Unpublished Disposition, 920 F.2d 936 (9th Cir. 1989)Annotate this Case
Jeri Lynn MUSE, Plaintiff-Appellant,v.ALLSTATE INSURANCE COMPANY, Defendant-Appellee.
United States Court of Appeals, Ninth Circuit.
Submitted Dec. 6, 1990.* Decided Dec. 17, 1990.
Before JAMES R. BROWNING, PREGERSON and LEAVY, Circuit Judges.
On January 24, 1986, Plaintiff Jeri Lynn Muse, while riding a bicycle, collided with an automobile driven by Evelyn Foulkner in San Diego, California. Foulkner had automobile liability insurance with Allstate Insurance Company ("Allstate"). Her insurance policy had a limit of $15,000 per person per accident.
On June 16, 1986, an attorney for Muse requested that Allstate advance payments of policies benefits to compensate Muse for the "multi-level back surgery" she would require as a result of her accident with Foulkner. A week later, Allstate received an initial medical report from Muse's attorney describing her back injuries. The report detailed her history of back problems since the accident, but did not make a final prognosis.
On July 21, 1986, Allstate received medical bills from Muse amounting to $1,594 and a more detailed medical report. The next day, Allstate offered Muse $15,000, the limit under Foulkner's policy, in full settlement of her bodily injury claim.
Muse rejected the offer. Muse later sued the insured, Foulkner, in state court. On April 22, 1988, Muse and the insured Foulkner filed a stipulated judgment awarding Muse $181,000 for her injuries. The judgment was entered by the court on July 6, 1988. The stipulated judgment was signed by Muse and Foulkner, and their respective attorneys. Muse also agreed not to execute the judgment against Foulkner and to share with Foulkner any recovery in subsequent bad faith litigation against Allstate. Allstate did not sign the stipulated judgment or either of the related agreements.
On September 16, 1988, Muse filed a bad faith action under Cal.Ins.Code Sec. 790.03 against Allstate in a California Superior Court for failure to pay promptly the proceeds due under the Foulkner policy. Allstate removed the action to federal court. On September 8, 1989, the district court granted summary judgment in favor of Allstate on the ground that the action was barred by Moradi-Shalal v. Fireman's Fund Insurance Co., 46 Cal. 3d 287, 250 Cal. Rptr. 116, 758 P.2d 58 (1988). Muse filed a timely notice of appeal from that order.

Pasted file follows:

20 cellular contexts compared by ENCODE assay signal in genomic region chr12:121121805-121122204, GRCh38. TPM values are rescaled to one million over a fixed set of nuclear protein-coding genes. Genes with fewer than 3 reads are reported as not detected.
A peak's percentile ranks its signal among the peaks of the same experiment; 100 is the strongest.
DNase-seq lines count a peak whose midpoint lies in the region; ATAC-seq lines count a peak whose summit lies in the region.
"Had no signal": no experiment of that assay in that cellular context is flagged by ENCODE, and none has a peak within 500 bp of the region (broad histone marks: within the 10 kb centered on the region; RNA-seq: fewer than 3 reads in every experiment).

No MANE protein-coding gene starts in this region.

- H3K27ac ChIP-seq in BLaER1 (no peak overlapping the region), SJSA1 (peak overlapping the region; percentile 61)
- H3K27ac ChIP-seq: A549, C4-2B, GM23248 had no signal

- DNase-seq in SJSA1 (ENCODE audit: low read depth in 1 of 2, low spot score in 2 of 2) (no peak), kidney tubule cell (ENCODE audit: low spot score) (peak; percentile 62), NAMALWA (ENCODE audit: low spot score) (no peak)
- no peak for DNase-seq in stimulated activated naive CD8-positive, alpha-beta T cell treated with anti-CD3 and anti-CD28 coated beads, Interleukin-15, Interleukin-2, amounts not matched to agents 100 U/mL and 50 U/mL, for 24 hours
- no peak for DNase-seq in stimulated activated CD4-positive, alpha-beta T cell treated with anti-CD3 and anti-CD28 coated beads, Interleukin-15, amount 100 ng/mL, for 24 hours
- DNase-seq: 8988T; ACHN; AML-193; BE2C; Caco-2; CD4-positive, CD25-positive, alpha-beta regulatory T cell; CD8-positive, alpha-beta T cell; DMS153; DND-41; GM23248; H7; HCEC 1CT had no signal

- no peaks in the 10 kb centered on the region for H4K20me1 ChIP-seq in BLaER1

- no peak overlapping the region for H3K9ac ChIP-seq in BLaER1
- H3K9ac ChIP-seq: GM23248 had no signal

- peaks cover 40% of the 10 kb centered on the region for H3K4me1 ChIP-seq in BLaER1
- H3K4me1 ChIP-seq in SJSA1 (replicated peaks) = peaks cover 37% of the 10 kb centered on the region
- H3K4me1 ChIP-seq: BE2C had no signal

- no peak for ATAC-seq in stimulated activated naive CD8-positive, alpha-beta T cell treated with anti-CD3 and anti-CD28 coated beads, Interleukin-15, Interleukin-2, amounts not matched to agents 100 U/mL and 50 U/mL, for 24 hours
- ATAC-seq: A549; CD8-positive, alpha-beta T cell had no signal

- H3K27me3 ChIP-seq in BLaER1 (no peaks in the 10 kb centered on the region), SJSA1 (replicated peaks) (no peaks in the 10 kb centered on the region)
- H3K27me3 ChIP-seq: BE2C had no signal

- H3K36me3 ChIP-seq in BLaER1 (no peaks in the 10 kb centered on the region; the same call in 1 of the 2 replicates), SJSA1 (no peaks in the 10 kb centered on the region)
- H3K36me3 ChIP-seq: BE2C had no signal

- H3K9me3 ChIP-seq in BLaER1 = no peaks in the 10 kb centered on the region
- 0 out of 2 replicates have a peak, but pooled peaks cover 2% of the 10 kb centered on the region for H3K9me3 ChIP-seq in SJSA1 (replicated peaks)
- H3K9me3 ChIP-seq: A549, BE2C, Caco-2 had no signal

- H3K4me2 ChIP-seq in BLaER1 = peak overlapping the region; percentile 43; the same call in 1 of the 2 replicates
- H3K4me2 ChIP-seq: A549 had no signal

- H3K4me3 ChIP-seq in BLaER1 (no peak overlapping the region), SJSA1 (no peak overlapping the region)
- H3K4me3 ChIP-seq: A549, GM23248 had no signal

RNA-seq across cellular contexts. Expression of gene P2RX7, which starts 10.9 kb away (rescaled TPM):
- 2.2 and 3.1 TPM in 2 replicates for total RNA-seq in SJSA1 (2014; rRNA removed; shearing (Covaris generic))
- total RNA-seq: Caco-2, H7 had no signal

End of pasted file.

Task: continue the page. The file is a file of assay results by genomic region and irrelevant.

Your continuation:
We review a grant of summary judgment de novo. Kruso v. International Tel. & Tel. Corp., 872 F.2d 1416, 1421 (9th Cir. 1989), cert. denied, 110 S. Ct. 3217 (1990). "Viewing the evidence in the light most favorable to the nonmoving party, we must determine whether there are any genuine issues of material fact and whether the district court correctly applied the substantive law." Judie v. Hamilton, 872 F.2d 919, 920 (9th Cir. 1989).
In 1988, the California Supreme Court abolished the cause of action against an insurer for bad faith refusal to settle a claim based on Cal.Ins.Code Sec. 790.03. Moradi-Shalal v. Fireman's Fund Ins. Co., 46 Cal. 3d 287, 304-05, 250 Cal. Rptr. 116, 126-27, 758 P.2d 58 (1988). In doing so, the Court overruled its 1978 decision, Royal Globe Insurance Co. v. Superior Court, 23 Cal. 3d 880, 153 Cal. Rptr. 842, 592 P.2d 329 (1979), which established the Sec. 790.03 cause of action. In fairness to plaintiffs who had "Royal Globe" suits pending, however, the Court allowed actions filed before Moradi-Shalal became effective to continue if the plaintiff obtained a "final judicial determination" of the insured's liability before filing suit. 46 Cal. 3d at 313, 250 Cal. Rptr. at 133.
In this case, Muse entered into a stipulated judgment with the insured, Foulkner, before bringing its "Royal Globe" action against Allstate. The district court granted summary judgment in favor of Allstate because it found "that the stipulated judgment does not constitute a final judicial determination of liability" as required by Moradi-Shalal. Muse v. Allstate Ins. Co., No. CV-88-1879-JLI (S.D. Cal. Sept. 8, 1989) (order granting summary judgment). We agree.
In Moradi-Shalal, the California Supreme Court held that previously filed "Royal Globe" lawsuits could be maintained only if such suits were based on a "conclusive judicial determination of the insured's liability," not on a settlement of the third party's claim against the insured. 46 Cal. 3d at 306, 250 Cal. Rptr. at 127. Recently, the Court clarified its holding by ruling that a stipulated judgment "constitutes a final judicial determination as required by Moradi-Shalal" if it is entitled to collateral estoppel effect against the insurer. California State Auto Ass'n Inter-Ins. Bureau v. Superior Court (Cooper), 50 Cal. 3d 658, 665-6, 268 Cal. Rptr. 284, 288, 788 P.2d 1156 (1990). The Cooper Court noted that its ruling was limited to cases where "the insurer both participated in the settlement and signed the stipulation." 50 Cal. 3d at 665-6 n. 5, 268 Cal. Rptr. at 288 n. 5.
Here the stipulated judgment is insufficient to support Muse's bad faith action against Allstate. The stipulated judgment itself states that only Muse and the insured Foulkner have agreed to the stipulation: "It is hereby stipulated between the plaintiff JERI LYN MUSE and defendant EVELYN JEAN FOULKNER, by themselves and their respective counsel...." Moreover, no signature on the stipulated judgment purports to represent Allstate.
Although Thomas Byron signed the stipulated judgment as "Attorney for Defendant Evelyn Jean Foulkner," Muse argues that Byron actually represented Allstate. There is no evidence to support Muse's argument. In fact, there are two letters in the record from Byron to Muse where Byron states that his client is Foulkner, not Allstate. The judgment therefore does not satisfy the Cooper requirements that the insurer participate in the proceeding and sign the stipulation. Thus, plaintiff's action is barred under Moradi-Shalal.